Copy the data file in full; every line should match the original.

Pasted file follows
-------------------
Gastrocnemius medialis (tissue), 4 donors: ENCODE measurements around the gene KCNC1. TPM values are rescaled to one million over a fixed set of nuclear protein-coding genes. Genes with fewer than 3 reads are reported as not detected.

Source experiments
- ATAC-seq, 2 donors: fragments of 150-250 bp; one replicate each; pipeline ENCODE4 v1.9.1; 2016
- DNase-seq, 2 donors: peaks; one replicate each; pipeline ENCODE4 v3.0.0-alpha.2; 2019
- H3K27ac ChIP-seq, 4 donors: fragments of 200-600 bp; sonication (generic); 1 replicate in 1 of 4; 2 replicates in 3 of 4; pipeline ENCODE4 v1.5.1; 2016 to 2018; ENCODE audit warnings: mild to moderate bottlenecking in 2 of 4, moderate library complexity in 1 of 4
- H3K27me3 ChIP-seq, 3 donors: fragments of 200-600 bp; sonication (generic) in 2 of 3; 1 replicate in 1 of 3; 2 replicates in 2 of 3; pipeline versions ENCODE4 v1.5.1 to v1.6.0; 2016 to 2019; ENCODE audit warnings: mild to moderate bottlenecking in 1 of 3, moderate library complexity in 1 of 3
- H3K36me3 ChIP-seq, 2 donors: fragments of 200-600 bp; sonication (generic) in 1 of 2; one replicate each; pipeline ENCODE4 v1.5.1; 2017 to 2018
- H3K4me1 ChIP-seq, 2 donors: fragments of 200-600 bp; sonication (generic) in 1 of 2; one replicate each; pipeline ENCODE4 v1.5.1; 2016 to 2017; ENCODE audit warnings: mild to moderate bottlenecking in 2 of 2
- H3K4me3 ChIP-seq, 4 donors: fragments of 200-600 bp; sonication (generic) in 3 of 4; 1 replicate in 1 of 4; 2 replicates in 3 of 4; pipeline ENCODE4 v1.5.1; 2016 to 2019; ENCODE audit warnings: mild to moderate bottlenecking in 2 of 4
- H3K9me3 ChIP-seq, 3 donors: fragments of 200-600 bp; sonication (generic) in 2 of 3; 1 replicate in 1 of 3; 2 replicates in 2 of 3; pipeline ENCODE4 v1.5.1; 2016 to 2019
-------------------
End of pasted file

Gastrocnemius medialis (tissue), 4 donors: ENCODE measurements around the gene KCNC1. TPM values are rescaled to one million over a fixed set of nuclear protein-coding genes. Genes with fewer than 3 reads are reported as not detected.

Source experiments
- ATAC-seq, 2 donors: fragments of 150-250 bp; one replicate each; pipeline ENCODE4 v1.9.1; 2016
- DNase-seq, 2 donors: peaks; one replicate each; pipeline ENCODE4 v3.0.0-alpha.2; 2019
- H3K27ac ChIP-seq, 4 donors: fragments of 200-600 bp; sonication (generic); 1 replicate in 1 of 4; 2 replicates in 3 of 4; pipeline ENCODE4 v1.5.1; 2016 to 2018; ENCODE audit warnings: mild to moderate bottlenecking in 2 of 4, moderate library complexity in 1 of 4
- H3K27me3 ChIP-seq, 3 donors: fragments of 200-600 bp; sonication (generic) in 2 of 3; 1 replicate in 1 of 3; 2 replicates in 2 of 3; pipeline versions ENCODE4 v1.5.1 to v1.6.0; 2016 to 2019; ENCODE audit warnings: mild to moderate bottlenecking in 1 of 3, moderate library complexity in 1 of 3
- H3K36me3 ChIP-seq, 2 donors: fragments of 200-600 bp; sonication (generic) in 1 of 2; one replicate each; pipeline ENCODE4 v1.5.1; 2017 to 2018
- H3K4me1 ChIP-seq, 2 donors: fragments of 200-600 bp; sonication (generic) in 1 of 2; one replicate each; pipeline ENCODE4 v1.5.1; 2016 to 2017; ENCODE audit warnings: mild to moderate bottlenecking in 2 of 2
- H3K4me3 ChIP-seq, 4 donors: fragments of 200-600 bp; sonication (generic) in 3 of 4; 1 replicate in 1 of 4; 2 replicates in 3 of 4; pipeline ENCODE4 v1.5.1; 2016 to 2019; ENCODE audit warnings: mild to moderate bottlenecking in 2 of 4
- H3K9me3 ChIP-seq, 3 donors: fragments of 200-600 bp; sonication (generic) in 2 of 3; 1 replicate in 1 of 3; 2 replicates in 2 of 3; pipeline ENCODE4 v1.5.1; 2016 to 2019